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Thursday, February 28, 2008

German Unemployment February 2008

Germany's seasonally adjusted unemployment rate declined again in February (although the non seasonally number of actual unemployed rose slightly for the second month as is normal at this time of year) and reached the lowest level in more than 15 years as mild weather and global demand for machinery and cars led companies to increase their workforce. The actual number of unemployed was 3.61 million, while the seasonally adjusted number of people without work fell by 75,000 to 3.34 million. This brings the number of jobs created in the past 12 months to more than 500,000.

The jobless rate, adjusted for seasonal swings, (and as calculated using the German methodology) dropped to 8 percent from 8.1 percent in January, the Federal Labor Agency in Nuremberg said today. That's the lowest level registered since November 1992. Using the ILO compatible data - published two months behind the national data (see comparative chart below) - Germany had 3.52m jobseekers in December, and an unemployment rate of 8.2 per cent.

Employment is being supported to some extent by a mild winter that helps construction companies retain workers. At 3.6 degrees Celsius the average temperature in February was 3.3 degrees higher than the long-term average, said Andreas Friedrich, meteorologist at the Offenbach-based weather service DWD.

However despite the drop in umeployment domestic consumption has been falling:

For a detailed explanation of why this improvement in employment may not be passing through to an improvement in consumption see this post here. The Financial Times point out in this article that employment growth seems to be conyinuing apace in small to middle size companies, but there is some concern that larger firms may be shedding labour. The engineering group Siemens and tyremaker Continental have both recently announced staffing reductions and BMW and consumer products group Henkel added themselves to the list this week announcing that 8,100 and 3,000 jobs were to go respectively.
In the past, such large cuts have mainly affected workers outside Germany owing to the legal difficulties and high costs associated with implementing redundancy plans at home. However, since a package of reforms introduced in 2004 increased the flexibility of Germany’s labour market, economists say such big cuts could now have a swifter impact on the labour statistics.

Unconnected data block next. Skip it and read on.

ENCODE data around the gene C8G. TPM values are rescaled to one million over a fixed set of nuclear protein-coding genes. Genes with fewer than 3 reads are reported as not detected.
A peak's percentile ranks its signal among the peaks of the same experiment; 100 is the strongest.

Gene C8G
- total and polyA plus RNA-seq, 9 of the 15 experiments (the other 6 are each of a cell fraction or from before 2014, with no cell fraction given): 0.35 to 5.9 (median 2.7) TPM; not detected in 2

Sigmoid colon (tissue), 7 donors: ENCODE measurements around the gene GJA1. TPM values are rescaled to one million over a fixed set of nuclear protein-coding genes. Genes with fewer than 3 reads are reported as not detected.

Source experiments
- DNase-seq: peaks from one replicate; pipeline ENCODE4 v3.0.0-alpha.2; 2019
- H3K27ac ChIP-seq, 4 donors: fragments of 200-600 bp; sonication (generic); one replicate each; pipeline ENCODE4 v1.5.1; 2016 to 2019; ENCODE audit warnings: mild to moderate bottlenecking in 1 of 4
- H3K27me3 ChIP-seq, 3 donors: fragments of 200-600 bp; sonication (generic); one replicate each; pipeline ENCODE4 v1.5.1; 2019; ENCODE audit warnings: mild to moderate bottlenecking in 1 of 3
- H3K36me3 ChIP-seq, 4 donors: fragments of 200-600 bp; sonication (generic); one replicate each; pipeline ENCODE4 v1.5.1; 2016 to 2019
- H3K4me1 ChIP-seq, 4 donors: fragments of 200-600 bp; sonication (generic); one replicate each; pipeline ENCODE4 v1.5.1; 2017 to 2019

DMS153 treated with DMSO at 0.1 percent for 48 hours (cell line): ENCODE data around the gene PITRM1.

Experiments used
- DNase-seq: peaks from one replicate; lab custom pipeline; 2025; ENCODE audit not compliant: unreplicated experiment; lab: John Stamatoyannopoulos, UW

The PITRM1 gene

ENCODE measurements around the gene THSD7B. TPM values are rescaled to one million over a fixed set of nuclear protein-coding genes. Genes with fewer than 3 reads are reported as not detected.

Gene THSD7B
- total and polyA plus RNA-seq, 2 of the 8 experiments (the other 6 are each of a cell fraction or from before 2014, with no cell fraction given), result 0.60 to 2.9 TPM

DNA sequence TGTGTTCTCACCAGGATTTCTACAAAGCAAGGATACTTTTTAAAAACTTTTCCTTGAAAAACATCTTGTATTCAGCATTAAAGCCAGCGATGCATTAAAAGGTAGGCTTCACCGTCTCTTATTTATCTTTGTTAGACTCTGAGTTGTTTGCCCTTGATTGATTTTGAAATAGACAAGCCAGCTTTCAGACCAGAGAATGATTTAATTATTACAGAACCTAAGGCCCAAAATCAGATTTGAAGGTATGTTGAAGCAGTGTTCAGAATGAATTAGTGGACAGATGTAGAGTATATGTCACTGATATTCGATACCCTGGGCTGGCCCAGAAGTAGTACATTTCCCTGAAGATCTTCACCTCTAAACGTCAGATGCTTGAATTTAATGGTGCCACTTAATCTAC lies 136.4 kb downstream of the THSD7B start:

Some evidence to support this view can be found in the fact that the number of workers in jobs liable to social security contributions dropped back again in November and December (the last months for which we have data at this point), although if we look at the chart we can see that some of this may well be seasonal, since a similar tendency can be seen last winter.

However, the federal labour agency stressd that both the mild weather this winter and the changes in the laws governing seasonal unemployment, which mainly affected construction workers, might be influencing the figures, since these factors will not yet been adequately incorporated in the seasonal correction formula. So we need to wait a couple more months yet awhile before we can really see what is happening here. Interestingly enough Frank-Jürgen Weise, head of the labour agency, pointed to three factors as possibly influencing the data at this point: strong economic growth, the impact of past labour market reforms, and a shrinking active population as the German workforce ages. This last component in particular is far too often neglected by employment commentators. Again we are still at an early stage in this process, but some indication of recent movements can be gained from the chart below.

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